Brandon Cronenberg made his feature film debut in 2012 with Antiviral, an unsettling exploration of a world in which society becomes so obsessed with celebrities that they seek viruses that have previously passed through popular performers to infect themselves, just to share such an intimate connection with their idols. It was a disturbing prediction of things to come, which blended some high-concept ideas with disturbing visuals to cement himself as a filmmaker to watch. Almost a decade later, the filmmaker offers audiences his follow-up endeavor, Possessor Uncut, serving more as a throwback to classic detective tales, featuring some of the year's most gruesome gore, which enriches the relatively expected narrative to a frightening degree.
In the not-too-distant future, technology has advanced to the point of allowing someone to insert their consciousness into another person's body, affording them the opportunity to manipulate that individual however they so desire. This tech has been embraced by an organization that carries out assassinations in ways too convincing to have any sort of foul play considered. Accomplished assassin Tasya (Andrea Riseborough) accepts a mission to enter the body of tech employee Colin (Christopher Abbott), though her grip on reality begins to slip while Colin's psyche struggles to be subdued, as the pair attempt to overpower the other to maintain control of Colin's body.
Cinematic narratives featuring attempts to control the body of someone else are far from being fresh territory, with Colin's quest to obtain control over his own body and detective work to find out what's happening to him resulting in a cat-and-mouse game we've seen countless times. For as often as we see such stories unfold, we also see narratives that aim to offer unique twists on such stories, with Possessor being refreshing for how little it does to try to reinvent the concept. As the mysteries of the film unfold, you'll surely be reminded of experiences like Being John Malkovich or Inception, but rather than attempt to surprise the viewer with unexpected or complex mythos to support the concept, only minimal explanation is offered, adding a timeless element to the journey. One sequence involving Colin's use of VR and surveillance equipment does inject a semblance of realism to the concept, teasing that we're only a few years off from such the opportunities presented in the film becoming feasible, yet it only slightly grounds a film that didn't necessarily need any grounding.
The nature of the story requires both Riseborough and Abbott to depict nearly constant states of bewilderment and shock, with both performers conveying the perfect blend of mystified and subdued reactions to invoke empathy to their situations. Abbott has to do more of the heavy lifting, having not only to convey the actual Colin but also the Tasya acting as Colin, with vacant facial expressions staying subtle in situations where he could have played up potential confusion. The supporting cast of Sean Bean, Jennifer Jason Leigh, and Tuppence Middleton are all unsurprisingly effective, though it's Abbott's muted reactions that sell the premise.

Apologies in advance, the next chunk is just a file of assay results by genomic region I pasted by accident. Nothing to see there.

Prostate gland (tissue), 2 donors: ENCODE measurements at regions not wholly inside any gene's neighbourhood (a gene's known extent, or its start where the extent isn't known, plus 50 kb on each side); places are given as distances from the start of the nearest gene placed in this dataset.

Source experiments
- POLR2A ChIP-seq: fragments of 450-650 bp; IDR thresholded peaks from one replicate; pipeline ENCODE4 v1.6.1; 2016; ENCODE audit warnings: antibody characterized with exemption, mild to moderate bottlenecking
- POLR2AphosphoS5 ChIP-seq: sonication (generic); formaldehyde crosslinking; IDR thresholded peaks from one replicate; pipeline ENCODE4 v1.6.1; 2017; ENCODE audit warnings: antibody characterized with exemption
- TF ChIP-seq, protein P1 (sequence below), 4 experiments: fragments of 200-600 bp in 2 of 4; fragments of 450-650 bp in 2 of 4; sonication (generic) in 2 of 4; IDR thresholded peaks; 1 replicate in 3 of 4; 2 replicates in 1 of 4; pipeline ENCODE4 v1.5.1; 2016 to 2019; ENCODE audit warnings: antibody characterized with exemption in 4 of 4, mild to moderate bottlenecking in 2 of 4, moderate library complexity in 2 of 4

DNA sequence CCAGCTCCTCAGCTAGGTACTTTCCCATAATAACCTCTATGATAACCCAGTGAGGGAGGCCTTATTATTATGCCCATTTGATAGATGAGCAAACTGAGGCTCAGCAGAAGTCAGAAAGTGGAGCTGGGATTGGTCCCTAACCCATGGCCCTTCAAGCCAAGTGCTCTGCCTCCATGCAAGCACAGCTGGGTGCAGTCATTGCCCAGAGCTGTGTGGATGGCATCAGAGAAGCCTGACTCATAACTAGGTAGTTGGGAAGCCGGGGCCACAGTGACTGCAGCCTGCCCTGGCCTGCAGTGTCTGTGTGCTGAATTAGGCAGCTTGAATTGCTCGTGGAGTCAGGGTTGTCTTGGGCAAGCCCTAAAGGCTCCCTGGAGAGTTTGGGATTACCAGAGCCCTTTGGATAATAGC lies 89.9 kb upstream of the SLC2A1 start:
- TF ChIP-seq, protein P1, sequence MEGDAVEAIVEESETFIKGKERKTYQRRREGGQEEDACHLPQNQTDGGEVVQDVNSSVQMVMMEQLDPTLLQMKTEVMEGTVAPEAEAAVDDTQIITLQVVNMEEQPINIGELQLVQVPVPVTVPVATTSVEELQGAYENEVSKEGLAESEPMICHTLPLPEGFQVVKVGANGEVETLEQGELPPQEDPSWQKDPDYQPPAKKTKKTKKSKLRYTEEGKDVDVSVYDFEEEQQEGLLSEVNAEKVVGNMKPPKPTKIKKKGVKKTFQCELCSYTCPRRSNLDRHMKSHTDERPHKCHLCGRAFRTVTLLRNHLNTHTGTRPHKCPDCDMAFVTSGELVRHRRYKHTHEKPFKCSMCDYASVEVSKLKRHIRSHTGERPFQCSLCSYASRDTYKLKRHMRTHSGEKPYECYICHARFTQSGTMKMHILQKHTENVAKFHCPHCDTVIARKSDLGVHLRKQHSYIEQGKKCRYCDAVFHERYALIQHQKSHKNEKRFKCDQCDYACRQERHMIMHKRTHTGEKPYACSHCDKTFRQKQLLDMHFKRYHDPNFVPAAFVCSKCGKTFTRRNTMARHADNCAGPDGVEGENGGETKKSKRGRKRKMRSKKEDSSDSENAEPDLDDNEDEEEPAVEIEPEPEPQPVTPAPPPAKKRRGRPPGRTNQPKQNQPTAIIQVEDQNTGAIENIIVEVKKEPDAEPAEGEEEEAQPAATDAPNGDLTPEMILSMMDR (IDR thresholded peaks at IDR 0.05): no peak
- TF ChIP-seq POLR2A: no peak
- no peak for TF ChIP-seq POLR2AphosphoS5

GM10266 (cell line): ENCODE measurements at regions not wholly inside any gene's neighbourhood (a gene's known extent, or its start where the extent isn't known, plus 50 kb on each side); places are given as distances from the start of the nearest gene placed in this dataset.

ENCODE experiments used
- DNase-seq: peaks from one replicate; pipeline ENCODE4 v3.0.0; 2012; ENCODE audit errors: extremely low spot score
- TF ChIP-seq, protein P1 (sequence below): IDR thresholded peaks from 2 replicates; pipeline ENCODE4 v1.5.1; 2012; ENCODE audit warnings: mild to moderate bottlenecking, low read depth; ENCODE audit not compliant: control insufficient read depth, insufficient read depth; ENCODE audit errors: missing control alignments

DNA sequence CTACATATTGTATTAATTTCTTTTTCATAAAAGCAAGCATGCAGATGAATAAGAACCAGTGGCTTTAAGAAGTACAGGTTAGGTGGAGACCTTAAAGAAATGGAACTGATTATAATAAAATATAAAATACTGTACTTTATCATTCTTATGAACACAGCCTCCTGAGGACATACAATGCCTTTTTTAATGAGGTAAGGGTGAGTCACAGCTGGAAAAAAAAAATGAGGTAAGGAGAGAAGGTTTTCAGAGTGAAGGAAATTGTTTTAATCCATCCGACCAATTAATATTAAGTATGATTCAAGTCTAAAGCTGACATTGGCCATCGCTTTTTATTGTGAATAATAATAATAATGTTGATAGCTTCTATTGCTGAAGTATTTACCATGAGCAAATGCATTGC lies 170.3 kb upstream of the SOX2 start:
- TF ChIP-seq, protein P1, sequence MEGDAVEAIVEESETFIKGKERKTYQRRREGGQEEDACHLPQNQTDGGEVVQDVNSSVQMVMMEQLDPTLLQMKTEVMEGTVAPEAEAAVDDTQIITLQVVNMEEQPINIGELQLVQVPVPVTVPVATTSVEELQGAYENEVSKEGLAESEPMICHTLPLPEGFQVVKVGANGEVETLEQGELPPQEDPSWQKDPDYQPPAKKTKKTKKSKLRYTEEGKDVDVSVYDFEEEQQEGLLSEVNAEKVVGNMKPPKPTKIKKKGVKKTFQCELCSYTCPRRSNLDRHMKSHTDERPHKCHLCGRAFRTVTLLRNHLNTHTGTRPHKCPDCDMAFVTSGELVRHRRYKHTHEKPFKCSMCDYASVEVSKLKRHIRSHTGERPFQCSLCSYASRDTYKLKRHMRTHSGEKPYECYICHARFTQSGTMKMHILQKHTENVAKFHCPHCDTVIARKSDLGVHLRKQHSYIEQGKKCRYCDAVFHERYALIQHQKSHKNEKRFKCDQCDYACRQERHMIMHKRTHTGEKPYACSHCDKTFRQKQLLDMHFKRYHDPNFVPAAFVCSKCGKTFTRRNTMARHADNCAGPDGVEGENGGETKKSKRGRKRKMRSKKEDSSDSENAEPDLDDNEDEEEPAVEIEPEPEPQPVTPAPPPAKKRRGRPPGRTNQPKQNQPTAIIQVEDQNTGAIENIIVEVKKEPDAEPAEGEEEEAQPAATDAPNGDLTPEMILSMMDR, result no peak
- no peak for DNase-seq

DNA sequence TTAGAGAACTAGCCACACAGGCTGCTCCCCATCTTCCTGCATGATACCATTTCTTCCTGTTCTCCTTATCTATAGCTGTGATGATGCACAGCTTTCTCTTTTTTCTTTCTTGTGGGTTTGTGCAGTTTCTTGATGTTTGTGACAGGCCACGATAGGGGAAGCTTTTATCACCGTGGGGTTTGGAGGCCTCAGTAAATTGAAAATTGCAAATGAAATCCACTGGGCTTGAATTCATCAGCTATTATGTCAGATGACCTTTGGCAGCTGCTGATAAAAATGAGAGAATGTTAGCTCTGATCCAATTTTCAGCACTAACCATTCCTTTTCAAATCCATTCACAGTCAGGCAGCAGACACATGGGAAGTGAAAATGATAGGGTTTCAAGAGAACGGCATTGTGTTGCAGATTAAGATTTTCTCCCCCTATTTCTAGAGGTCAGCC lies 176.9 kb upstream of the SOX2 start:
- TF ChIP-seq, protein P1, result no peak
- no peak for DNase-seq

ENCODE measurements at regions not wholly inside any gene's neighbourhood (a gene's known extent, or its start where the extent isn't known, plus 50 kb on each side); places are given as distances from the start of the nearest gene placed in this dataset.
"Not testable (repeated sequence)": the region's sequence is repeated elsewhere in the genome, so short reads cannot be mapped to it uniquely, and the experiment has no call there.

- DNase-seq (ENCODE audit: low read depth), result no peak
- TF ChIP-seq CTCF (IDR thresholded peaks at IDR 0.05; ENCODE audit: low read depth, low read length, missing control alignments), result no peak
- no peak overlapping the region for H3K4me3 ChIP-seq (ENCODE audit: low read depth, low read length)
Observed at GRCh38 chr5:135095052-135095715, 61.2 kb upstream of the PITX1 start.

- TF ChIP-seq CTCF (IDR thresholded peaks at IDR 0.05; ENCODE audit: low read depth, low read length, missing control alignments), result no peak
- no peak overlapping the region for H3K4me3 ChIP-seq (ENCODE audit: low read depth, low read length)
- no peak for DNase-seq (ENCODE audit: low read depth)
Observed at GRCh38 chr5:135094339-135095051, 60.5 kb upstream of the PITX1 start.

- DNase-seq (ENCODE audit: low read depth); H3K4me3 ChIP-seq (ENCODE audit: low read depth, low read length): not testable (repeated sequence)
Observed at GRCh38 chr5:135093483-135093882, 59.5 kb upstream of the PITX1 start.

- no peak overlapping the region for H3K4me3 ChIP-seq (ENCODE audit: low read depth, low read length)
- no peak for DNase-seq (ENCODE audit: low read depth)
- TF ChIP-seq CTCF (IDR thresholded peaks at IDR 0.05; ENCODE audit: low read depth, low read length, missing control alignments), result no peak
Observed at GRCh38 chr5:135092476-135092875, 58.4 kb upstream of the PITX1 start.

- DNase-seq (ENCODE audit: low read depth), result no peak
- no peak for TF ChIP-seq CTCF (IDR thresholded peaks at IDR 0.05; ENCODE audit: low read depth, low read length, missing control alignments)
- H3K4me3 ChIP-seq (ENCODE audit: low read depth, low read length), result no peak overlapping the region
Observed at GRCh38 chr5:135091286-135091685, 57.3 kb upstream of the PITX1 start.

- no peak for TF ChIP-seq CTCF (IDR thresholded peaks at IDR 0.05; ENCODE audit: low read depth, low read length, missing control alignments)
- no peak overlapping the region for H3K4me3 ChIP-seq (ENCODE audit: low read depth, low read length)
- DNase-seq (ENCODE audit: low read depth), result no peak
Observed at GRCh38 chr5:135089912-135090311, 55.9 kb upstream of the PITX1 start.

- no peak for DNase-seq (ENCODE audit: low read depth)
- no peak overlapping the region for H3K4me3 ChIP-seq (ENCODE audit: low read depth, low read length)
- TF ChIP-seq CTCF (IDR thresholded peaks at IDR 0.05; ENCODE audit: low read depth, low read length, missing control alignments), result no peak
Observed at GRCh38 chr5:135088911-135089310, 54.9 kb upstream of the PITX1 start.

At its core, the overall trajectory of Possessor doesn't necessarily hold any surprises, but Cronenberg's vision for the journey is what really elevates the pulpy journey. The filmmaker often embraces low-tech elements to convey highly cerebral themes, whether we are seeing Tasya's body physically melt as her mind enters Colin's body or as the battle between the two personas is realized as the characters attempt to overpower one another in a manifestation of existential spaces. While other films envisioning such advanced technology would likely craft visually engaging pieces of equipment, Cronenberg's ideas of such devices aren't much more advanced than picturing someone plugging a pair of headphones into a stereo.
What truly makes this experience a standout is its "Uncut" nature. The film premiered earlier this year at the Sundance Film Festival, with this Uncut version of the film retaining the intense violence of that debut screening, while an R-rated cut of Possessor will also be made available, holding back on some of the more brutal components of the concept. However, it was that brutality and those visceral visuals that really elevated the experience beyond the anticipated twists and turns of the narrative, so it's difficult to deduce if a tamer version of the film will be as effective.
Possessor Uncut doesn't reinvent the wheel of the twisted murder-mystery genre, but by merely being a competent entry into that lexicon after countless entries have tread redundant ground makes the film a welcome new installment, while the visuals and overall unrelenting brutality make for a hypnotic and harrowing gauntlet, further cementing Cronenberg as one of the most promising filmmakers in genre storytelling.
Rating: 4 out of 5
Possessor Uncut lands in select theaters and drive-ins on October 2nd.